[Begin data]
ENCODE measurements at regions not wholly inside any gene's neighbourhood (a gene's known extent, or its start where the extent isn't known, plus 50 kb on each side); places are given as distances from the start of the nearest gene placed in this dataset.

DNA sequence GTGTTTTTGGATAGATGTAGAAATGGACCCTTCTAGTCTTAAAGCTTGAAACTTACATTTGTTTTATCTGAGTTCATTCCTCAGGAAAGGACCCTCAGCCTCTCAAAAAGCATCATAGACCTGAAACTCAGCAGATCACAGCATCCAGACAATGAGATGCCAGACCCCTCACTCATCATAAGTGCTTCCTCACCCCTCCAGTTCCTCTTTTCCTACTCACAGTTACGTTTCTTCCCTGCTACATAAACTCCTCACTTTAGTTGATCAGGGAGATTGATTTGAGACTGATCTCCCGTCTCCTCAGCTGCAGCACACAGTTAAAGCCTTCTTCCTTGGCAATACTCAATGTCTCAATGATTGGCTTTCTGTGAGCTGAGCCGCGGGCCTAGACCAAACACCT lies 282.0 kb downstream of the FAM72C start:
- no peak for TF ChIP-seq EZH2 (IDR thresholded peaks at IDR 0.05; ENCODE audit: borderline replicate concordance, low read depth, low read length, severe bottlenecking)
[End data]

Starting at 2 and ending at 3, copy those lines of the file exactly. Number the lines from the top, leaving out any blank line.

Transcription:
DNA sequence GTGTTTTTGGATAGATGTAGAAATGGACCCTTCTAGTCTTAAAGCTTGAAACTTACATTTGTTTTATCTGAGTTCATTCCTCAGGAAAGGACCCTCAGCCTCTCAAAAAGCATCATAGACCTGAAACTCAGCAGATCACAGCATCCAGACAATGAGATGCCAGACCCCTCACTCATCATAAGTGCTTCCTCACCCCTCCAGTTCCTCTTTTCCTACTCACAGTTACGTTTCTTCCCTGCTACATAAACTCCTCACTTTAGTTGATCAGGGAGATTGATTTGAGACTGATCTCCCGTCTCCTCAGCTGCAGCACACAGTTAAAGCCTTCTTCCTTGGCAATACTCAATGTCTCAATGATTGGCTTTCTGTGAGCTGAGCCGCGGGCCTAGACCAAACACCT lies 282.0 kb downstream of the FAM72C start:
- no peak for TF ChIP-seq EZH2 (IDR thresholded peaks at IDR 0.05; ENCODE audit: borderline replicate concordance, low read depth, low read length, severe bottlenecking)